"Directors mimic themselves after they get old". That's a cliche, yet sometimes a cliche is the best way to represent the truth. There's definitely something off though. David does his best playing what could be described as Allen doing a killer Bernie Sanders making an impression of Woody, but that character doesn't work for some reason. Instead of pathetically pessimistic, it just seems mean-spirited and terribly antiquate for the kind of story being told. Not that he doesn't have his moments, however the ones when he goes way off the mark are more noticeable than the others.
Despite all that, by the second half, when Boris takes a backseat and there's a lot more presence of the supporting characters, the…
Another one from Woody Allen, good but certainly not one of his best.
In Whatever Works we follow the story of a middle age man called Boris Yellnikoff. A grumpy and sometimes annoying guy that entitles himself as a genius. Some of his ideas about the world are definitely different from other people and he is basically against everything and everybody. One day fate put Melody Saint Anne Celestine, a girl from Mississipi into his life. She is doesn't have any kind of cultural intelect and is the absolute opposite of Boris, so she is the kind of people Boris can't stand, well but he always thinks he is the only bright human being on planet. Her sweetness ultimately enchants…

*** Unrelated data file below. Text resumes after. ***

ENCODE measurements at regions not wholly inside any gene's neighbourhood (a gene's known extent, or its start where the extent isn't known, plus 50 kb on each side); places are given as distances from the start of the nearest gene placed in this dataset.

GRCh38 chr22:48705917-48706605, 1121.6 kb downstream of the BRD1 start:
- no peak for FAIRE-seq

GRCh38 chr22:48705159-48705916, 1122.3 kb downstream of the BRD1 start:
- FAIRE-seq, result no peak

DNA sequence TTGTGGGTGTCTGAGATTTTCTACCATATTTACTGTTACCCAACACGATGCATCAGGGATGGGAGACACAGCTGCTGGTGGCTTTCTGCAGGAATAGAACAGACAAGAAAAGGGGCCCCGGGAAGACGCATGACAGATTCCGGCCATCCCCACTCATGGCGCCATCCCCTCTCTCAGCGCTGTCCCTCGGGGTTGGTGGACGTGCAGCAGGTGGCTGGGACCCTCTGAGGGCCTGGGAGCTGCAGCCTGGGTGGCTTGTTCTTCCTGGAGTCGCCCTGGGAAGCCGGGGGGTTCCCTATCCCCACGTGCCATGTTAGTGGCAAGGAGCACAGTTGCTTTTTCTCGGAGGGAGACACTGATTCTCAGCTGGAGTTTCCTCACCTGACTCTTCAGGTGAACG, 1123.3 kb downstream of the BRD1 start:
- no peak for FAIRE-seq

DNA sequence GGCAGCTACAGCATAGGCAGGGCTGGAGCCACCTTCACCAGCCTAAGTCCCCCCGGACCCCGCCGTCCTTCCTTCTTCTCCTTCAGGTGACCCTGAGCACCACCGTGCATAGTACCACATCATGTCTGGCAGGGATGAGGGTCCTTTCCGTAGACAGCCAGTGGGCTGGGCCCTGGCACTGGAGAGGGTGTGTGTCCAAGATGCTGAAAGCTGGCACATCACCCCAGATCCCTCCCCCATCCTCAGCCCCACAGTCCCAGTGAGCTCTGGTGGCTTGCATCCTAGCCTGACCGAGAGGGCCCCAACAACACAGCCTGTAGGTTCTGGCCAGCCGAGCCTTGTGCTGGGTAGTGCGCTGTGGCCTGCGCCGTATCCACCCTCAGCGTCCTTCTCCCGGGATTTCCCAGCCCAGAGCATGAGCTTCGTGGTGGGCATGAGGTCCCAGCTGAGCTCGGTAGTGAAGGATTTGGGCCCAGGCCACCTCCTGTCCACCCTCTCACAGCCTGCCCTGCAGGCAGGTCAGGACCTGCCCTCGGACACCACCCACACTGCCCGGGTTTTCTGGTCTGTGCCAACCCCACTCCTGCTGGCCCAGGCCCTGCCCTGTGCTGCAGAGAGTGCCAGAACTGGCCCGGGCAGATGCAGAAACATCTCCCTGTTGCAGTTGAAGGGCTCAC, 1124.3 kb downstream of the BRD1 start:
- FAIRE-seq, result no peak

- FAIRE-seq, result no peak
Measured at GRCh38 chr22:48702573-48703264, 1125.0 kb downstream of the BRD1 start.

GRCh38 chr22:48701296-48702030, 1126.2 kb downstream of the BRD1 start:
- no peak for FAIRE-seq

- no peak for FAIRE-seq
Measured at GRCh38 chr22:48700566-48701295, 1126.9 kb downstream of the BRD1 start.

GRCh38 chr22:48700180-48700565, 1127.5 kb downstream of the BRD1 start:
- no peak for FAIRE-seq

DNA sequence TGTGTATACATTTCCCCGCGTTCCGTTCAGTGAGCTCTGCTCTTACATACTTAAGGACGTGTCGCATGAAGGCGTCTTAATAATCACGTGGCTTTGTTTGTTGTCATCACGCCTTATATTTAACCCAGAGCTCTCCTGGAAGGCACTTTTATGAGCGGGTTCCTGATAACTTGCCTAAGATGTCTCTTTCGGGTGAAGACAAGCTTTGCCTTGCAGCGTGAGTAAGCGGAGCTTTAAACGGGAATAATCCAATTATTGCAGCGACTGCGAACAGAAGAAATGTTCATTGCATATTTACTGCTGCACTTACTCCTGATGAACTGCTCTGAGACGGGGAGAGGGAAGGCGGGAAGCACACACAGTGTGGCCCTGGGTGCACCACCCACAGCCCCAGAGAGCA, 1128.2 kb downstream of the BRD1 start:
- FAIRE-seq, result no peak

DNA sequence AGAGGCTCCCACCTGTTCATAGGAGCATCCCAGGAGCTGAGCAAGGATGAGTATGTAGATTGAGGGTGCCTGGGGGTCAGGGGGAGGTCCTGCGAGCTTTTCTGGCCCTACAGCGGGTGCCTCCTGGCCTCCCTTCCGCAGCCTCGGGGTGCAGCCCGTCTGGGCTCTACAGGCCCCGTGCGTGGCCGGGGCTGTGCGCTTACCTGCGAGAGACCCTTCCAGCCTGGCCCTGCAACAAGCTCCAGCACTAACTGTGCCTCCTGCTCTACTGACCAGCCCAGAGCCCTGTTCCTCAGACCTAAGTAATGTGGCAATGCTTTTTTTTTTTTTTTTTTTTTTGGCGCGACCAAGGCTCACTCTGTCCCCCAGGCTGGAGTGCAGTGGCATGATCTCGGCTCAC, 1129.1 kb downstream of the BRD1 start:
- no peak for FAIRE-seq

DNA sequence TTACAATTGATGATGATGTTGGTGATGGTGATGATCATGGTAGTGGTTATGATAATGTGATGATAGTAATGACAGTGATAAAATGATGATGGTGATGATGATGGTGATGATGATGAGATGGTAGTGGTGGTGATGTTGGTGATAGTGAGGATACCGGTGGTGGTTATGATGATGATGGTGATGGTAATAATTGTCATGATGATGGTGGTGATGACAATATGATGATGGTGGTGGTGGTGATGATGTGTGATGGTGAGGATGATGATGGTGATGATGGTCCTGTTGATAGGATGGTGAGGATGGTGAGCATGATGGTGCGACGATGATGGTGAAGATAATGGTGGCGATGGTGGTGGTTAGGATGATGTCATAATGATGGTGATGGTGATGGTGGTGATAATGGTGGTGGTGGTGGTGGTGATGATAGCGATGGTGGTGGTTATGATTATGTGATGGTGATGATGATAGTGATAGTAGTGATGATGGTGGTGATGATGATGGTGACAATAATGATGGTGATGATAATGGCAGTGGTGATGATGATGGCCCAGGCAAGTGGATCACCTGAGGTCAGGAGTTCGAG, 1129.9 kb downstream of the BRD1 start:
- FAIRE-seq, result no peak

The first hour of this movie is some of the funniest Woody Allen I have seen since Annie Hall. The pairing of Allen and Larry David felt like a perfect match, the conceit of putting an aging misanthropic genius with a young southern belle airhead, also a perfect match, the dialogue bristled and just kept coming, and I laughed loudly repeatedly. And then somewhere around the time of the transformation of the mother-in-law, it all came to a swift halt. The third act feels like something hastily written on the toilet, with criminally less David, and an overabundance of the less-interesting secondary characters. Once again, if there was just a little more time between projects, a little more attention to the job at hand, Whatever Works could have been one of Allen's great comedies. Alas, it is once again quantity over quality with Woody Allen inc.
Whatever Works is funny, but it never amounts to being much more than that. It's inconsequential, familiar, and pessimistic, all to the point of becoming a broken record. Every character is a stereotype, but it works, because it is funny, and it never takes itself too seriously. Larry David is also the perfect vehicle for the ever-cynical Woody Allen.